Thoughts disentangle themselves when passing over the lips and through the finger tips.1
I’ve never been much of a writer, and by that I mean I’ve never enjoyed picking up a pencil and actually writing something down. I’m more of a typist. Maybe that’s a result of the age I was born into, or maybe it’s because my handwriting has always been terrible. Maybe it’s both. Lately, though, I’ve found myself picking up the pen a lot more.
Writing is a painstaking process. I’m old enough to remember the time before Microsoft Word. Typing happened on a typewriter, not a computer. When I was in middle school, even though most homes by that time (including mine) had a computer in it, my teachers still made us do things the “old” way. We hand wrote papers, and then hand wrote them again after editing. It was only after the third round of editing that we got to type them. The typing phase was always the fastest. I blew through it. The final hand written copy sat on a stand next to me but I had little need to reference it. Why? Because I had nearly memorized it, that’s why. Writing records thoughts to paper, but it also records back onto the writer.
In my men’s group, Reverend introduced us to a thin, black, hardcover book with Proverbs on the cover. The book was all but blank, except for some questions on the left hand pages. We were not just going read it, but going to write the Book of Proverbs, word by word, verse by verse, chapter by chapter—all thirty-one of them. The book also had the numbers “17:18” on them. This referenced Deuteronomy 17:18 about one of the specific duties of the King:
And when he sits on the throne of his kingdom, he shall write for himself in a book a copy of this law, approved by the Levitical priests.2
But should we, as individual Christians, do this today? I’d like to suggest that yes, we should, or at least it’s a very good idea, and the Deuteronomy text gives me four reasons for thinking this way.
First, by writing out Scripture, you are ensuring that it will stay with you all your life. We remember what we write down. This applies everywhere. It’s why my desk is covered with Post-It notes. Dustin Wax wrote that,
It’s a kind of mental Catch-22: the only way not to have to write things down is to write them down so you remember them well enough not to have written them down.3
He’s right. I wouldn’t need post-it notes if I could remember what I was going to write on them. I wouldn’t need to write down Scripture if I’d only remember it. But I’m only going to remember if I retain it and I retain it by…writing it down. Since I started this journable project, I’ve found myself thinking more about, and applying, the verses that I’ve written down that day.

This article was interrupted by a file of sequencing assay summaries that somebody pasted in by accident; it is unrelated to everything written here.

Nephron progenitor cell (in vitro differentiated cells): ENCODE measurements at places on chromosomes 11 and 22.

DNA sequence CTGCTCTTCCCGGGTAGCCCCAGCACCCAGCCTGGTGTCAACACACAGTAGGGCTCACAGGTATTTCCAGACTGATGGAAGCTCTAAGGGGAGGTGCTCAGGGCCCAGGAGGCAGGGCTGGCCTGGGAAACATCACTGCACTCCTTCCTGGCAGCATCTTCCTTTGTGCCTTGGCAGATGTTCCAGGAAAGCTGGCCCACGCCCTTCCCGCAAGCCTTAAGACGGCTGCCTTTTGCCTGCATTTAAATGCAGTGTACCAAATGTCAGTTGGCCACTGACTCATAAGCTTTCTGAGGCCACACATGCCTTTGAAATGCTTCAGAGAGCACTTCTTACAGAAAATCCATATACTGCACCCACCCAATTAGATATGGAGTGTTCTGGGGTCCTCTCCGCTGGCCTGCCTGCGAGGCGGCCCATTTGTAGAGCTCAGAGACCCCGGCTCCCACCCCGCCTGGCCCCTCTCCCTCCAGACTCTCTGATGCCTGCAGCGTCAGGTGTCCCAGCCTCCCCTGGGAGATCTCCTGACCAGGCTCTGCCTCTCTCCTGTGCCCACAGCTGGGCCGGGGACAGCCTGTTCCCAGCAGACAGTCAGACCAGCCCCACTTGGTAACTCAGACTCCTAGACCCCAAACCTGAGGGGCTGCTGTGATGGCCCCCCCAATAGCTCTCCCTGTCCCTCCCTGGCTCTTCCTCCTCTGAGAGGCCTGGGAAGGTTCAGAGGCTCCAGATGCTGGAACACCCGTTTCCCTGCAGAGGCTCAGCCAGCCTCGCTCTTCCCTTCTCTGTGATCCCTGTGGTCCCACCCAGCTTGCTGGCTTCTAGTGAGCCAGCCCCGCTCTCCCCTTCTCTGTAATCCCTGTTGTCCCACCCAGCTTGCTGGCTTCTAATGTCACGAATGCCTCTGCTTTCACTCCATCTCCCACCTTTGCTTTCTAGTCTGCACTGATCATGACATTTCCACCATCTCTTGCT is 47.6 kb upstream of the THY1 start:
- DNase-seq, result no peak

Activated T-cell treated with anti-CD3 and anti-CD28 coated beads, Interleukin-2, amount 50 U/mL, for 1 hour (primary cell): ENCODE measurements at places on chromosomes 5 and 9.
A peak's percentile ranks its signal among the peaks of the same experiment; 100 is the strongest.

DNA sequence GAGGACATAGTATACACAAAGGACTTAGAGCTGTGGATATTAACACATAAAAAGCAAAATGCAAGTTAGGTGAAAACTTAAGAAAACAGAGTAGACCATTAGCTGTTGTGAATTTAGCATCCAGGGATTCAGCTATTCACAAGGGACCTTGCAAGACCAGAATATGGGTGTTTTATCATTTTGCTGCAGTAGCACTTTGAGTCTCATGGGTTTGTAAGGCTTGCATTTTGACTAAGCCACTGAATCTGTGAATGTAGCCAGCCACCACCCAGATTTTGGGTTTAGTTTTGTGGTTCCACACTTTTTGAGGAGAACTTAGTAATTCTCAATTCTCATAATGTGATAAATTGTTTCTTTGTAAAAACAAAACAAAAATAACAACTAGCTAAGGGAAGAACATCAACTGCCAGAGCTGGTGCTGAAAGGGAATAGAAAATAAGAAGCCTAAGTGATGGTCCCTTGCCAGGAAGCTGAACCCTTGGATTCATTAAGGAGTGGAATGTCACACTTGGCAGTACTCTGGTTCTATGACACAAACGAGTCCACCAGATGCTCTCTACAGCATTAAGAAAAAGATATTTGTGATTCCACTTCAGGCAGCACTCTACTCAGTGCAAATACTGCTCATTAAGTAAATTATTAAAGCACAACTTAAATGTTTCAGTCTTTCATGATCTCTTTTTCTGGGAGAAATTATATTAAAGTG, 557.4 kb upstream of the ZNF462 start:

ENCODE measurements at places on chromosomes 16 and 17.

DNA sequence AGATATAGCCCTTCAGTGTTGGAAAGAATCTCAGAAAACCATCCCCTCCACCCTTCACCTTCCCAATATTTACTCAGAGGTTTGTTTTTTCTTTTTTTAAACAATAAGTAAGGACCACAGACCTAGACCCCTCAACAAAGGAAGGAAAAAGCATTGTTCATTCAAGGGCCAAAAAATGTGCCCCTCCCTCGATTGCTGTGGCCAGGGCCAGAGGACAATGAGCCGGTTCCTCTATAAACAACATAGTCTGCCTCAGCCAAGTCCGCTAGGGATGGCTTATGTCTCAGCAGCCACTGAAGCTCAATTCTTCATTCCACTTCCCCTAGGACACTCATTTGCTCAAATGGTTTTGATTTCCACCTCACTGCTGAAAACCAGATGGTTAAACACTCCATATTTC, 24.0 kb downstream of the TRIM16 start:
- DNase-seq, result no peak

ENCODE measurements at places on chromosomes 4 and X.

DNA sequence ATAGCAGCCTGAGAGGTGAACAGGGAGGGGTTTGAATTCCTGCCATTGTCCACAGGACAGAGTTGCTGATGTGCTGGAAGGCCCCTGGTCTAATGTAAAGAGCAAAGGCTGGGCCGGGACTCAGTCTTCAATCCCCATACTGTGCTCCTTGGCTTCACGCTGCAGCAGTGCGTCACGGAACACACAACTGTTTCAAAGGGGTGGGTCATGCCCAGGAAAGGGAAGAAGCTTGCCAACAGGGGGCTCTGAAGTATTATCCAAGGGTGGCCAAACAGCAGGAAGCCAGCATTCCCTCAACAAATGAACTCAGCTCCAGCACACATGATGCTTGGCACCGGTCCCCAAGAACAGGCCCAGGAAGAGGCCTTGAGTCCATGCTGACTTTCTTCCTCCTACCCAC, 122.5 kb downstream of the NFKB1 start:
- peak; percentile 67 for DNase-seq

Second, by writing and retaining Scripture we will become wise. Deuteronomy 17:19 says that by writing out the book of the law for himself, the king will learn to fear God all his life. The Book of Proverbs calls this the beginning of wisdom. What does a wise person look like? He’s one that strives to abide by God’s word and lead others in that pursuit. To do this, we need to do more than just read the text. We need to absorb the text.
Third, writing Scripture humbles us. James White calls this generation the “microwave generation.” Everything is fast. Smartphones and computers make the dissemination of information quick and easy. We have it all at our finger tips. When we write Scripture, we slow down—way down. We forget that the Bible came to us by the heavy pens of godly men. When we write Scripture, we appreciate what these men went through to give us God’s word. It was tough. It was time consuming. By writing out the Bible, we are connected to our past in a tangible way. Everyone knows that we don’t have the original autographs—what we have are copies written by faithful brothers, who loved God’s word so much that they took the time to copy it for himself and others.
This brings me to my final point.
By copying Scripture, we leave a legacy to future generations of God’s people. My grandfather was a Christian and so was his father. But I don’t know anything about the personal faith other than the traditions they came from. Even my father, who is a Christian, has nothing to leave me or my children concerning his faith. One of the things that I love about the Reformed faith is that there is a strong emphasis on legacy. This became real for me when I became a father–what am I leaving for my little Junior Agents? What am I passing on to them? By writing Scripture, like our more ancient church brethren, I can give that hand written copy down to future generations—even our own children and grandchildren.
If you’re not in a regular pattern of reading God’s word, I would encourage you to start today. Make it a goal to sit down and read the Bible in its entirety this year, but I also want to encourage you to slow down and take the effort to write out God’s Word in this fast pace, instant, and effortless world.
You can find the 17:18 series here. They have Deuteronomy, the Psalms, Proverbs, and all of the New Testament.
The Holy Bible: English Standard Version, Dt 17:18 (Wheaton: Standard Bible Society, 2001).
Calvinist Coulson -Phil is a confessing member in the United Reformed Churches of North America (URCNA) and holds a Bachelor of Theology. He and his wife are quietly saving the world while shepherding their three children. Follow him on Twitter at @XpCoulson.